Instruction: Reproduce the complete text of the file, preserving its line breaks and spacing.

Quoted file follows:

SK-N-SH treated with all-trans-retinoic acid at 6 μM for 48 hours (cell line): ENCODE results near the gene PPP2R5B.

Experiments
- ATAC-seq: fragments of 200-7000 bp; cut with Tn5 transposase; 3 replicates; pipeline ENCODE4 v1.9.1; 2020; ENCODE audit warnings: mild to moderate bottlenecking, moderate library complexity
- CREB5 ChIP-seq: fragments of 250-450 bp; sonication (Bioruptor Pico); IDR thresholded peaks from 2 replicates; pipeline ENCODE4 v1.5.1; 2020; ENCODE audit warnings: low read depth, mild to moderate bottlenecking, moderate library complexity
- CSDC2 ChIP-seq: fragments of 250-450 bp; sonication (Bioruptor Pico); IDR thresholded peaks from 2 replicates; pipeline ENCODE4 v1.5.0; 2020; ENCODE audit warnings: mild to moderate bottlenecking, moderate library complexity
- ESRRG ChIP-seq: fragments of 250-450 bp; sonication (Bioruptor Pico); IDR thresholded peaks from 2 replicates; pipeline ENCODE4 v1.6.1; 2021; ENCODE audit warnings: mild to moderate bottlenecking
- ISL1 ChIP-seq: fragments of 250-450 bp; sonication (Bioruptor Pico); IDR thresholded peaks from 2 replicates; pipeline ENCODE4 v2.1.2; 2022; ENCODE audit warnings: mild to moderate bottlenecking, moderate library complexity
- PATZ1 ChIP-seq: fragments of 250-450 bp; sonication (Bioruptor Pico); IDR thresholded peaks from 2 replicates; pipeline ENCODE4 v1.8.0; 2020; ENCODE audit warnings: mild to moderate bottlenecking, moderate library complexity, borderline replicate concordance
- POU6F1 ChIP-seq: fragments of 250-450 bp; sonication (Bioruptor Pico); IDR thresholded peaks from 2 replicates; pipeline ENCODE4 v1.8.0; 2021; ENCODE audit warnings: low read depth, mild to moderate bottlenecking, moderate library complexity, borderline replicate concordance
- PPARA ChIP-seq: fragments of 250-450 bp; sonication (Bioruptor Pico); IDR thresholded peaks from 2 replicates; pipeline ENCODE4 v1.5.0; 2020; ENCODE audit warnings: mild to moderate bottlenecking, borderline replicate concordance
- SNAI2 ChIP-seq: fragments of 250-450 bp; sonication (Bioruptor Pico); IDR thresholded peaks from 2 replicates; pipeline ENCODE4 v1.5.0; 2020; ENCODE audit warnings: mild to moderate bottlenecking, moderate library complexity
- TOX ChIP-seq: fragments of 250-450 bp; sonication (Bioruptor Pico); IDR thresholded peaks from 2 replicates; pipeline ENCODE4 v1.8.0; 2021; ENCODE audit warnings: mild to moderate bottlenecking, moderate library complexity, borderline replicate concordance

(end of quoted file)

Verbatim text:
SK-N-SH treated with all-trans-retinoic acid at 6 μM for 48 hours (cell line): ENCODE results near the gene PPP2R5B.

Experiments
- ATAC-seq: fragments of 200-7000 bp; cut with Tn5 transposase; 3 replicates; pipeline ENCODE4 v1.9.1; 2020; ENCODE audit warnings: mild to moderate bottlenecking, moderate library complexity
- CREB5 ChIP-seq: fragments of 250-450 bp; sonication (Bioruptor Pico); IDR thresholded peaks from 2 replicates; pipeline ENCODE4 v1.5.1; 2020; ENCODE audit warnings: low read depth, mild to moderate bottlenecking, moderate library complexity
- CSDC2 ChIP-seq: fragments of 250-450 bp; sonication (Bioruptor Pico); IDR thresholded peaks from 2 replicates; pipeline ENCODE4 v1.5.0; 2020; ENCODE audit warnings: mild to moderate bottlenecking, moderate library complexity
- ESRRG ChIP-seq: fragments of 250-450 bp; sonication (Bioruptor Pico); IDR thresholded peaks from 2 replicates; pipeline ENCODE4 v1.6.1; 2021; ENCODE audit warnings: mild to moderate bottlenecking
- ISL1 ChIP-seq: fragments of 250-450 bp; sonication (Bioruptor Pico); IDR thresholded peaks from 2 replicates; pipeline ENCODE4 v2.1.2; 2022; ENCODE audit warnings: mild to moderate bottlenecking, moderate library complexity
- PATZ1 ChIP-seq: fragments of 250-450 bp; sonication (Bioruptor Pico); IDR thresholded peaks from 2 replicates; pipeline ENCODE4 v1.8.0; 2020; ENCODE audit warnings: mild to moderate bottlenecking, moderate library complexity, borderline replicate concordance
- POU6F1 ChIP-seq: fragments of 250-450 bp; sonication (Bioruptor Pico); IDR thresholded peaks from 2 replicates; pipeline ENCODE4 v1.8.0; 2021; ENCODE audit warnings: low read depth, mild to moderate bottlenecking, moderate library complexity, borderline replicate concordance
- PPARA ChIP-seq: fragments of 250-450 bp; sonication (Bioruptor Pico); IDR thresholded peaks from 2 replicates; pipeline ENCODE4 v1.5.0; 2020; ENCODE audit warnings: mild to moderate bottlenecking, borderline replicate concordance
- SNAI2 ChIP-seq: fragments of 250-450 bp; sonication (Bioruptor Pico); IDR thresholded peaks from 2 replicates; pipeline ENCODE4 v1.5.0; 2020; ENCODE audit warnings: mild to moderate bottlenecking, moderate library complexity
- TOX ChIP-seq: fragments of 250-450 bp; sonication (Bioruptor Pico); IDR thresholded peaks from 2 replicates; pipeline ENCODE4 v1.8.0; 2021; ENCODE audit warnings: mild to moderate bottlenecking, moderate library complexity, borderline replicate concordance